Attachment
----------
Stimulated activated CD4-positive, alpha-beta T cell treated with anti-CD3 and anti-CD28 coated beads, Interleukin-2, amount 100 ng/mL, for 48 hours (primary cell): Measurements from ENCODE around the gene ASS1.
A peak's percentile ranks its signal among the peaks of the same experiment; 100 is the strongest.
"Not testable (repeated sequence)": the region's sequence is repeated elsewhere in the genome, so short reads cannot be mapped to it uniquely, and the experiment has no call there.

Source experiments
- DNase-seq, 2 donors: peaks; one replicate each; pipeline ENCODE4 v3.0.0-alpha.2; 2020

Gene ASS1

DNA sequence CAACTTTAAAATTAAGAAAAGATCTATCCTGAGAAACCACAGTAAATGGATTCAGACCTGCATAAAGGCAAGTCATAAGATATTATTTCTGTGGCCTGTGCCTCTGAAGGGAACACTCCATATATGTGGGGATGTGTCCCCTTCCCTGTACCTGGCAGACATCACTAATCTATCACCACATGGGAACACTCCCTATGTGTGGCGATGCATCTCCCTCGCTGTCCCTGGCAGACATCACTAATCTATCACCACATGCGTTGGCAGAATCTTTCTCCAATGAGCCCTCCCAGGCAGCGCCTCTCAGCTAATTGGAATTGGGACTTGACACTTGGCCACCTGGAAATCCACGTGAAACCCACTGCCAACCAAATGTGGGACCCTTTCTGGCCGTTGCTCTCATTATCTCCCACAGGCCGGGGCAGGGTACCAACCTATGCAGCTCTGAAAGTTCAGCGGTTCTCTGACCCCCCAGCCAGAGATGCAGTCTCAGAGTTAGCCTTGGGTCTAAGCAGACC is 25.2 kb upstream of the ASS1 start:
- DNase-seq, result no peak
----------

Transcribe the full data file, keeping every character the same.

Stimulated activated CD4-positive, alpha-beta T cell treated with anti-CD3 and anti-CD28 coated beads, Interleukin-2, amount 100 ng/mL, for 48 hours (primary cell): Measurements from ENCODE around the gene ASS1.
A peak's percentile ranks its signal among the peaks of the same experiment; 100 is the strongest.
"Not testable (repeated sequence)": the region's sequence is repeated elsewhere in the genome, so short reads cannot be mapped to it uniquely, and the experiment has no call there.

Source experiments
- DNase-seq, 2 donors: peaks; one replicate each; pipeline ENCODE4 v3.0.0-alpha.2; 2020

Gene ASS1

DNA sequence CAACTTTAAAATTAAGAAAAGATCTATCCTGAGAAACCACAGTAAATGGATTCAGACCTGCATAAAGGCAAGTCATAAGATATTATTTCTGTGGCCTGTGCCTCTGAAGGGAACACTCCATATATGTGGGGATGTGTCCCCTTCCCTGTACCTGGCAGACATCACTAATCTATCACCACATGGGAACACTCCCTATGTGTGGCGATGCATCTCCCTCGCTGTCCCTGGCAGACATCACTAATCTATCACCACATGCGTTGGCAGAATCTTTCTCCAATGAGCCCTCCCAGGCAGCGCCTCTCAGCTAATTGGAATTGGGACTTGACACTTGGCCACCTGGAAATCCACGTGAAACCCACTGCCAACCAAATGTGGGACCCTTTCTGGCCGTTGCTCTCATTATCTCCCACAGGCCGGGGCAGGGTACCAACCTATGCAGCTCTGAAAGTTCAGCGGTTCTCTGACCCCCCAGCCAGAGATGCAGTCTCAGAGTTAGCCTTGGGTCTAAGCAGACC is 25.2 kb upstream of the ASS1 start:
- DNase-seq, result no peak